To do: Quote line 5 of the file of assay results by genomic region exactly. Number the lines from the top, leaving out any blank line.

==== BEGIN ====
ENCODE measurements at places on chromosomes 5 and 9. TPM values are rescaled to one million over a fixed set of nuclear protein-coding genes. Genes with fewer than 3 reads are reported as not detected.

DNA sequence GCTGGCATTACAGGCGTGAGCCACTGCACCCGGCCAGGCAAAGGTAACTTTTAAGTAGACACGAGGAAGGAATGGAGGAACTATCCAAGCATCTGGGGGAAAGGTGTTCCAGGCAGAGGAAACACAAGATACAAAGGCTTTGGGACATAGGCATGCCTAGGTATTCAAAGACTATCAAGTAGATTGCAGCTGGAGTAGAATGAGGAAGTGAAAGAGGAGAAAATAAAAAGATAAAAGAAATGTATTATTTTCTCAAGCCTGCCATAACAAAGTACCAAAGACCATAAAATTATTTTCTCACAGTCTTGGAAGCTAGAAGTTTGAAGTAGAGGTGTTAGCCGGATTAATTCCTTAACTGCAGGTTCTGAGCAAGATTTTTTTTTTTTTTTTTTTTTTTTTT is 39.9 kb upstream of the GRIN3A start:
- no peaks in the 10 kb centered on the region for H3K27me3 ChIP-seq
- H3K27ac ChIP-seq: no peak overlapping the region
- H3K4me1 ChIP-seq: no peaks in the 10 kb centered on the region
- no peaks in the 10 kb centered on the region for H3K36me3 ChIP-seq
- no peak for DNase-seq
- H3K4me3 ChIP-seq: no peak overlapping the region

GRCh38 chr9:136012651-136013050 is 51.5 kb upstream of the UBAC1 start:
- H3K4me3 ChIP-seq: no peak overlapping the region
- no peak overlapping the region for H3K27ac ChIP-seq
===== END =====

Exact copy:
- H3K4me1 ChIP-seq: no peaks in the 10 kb centered on the region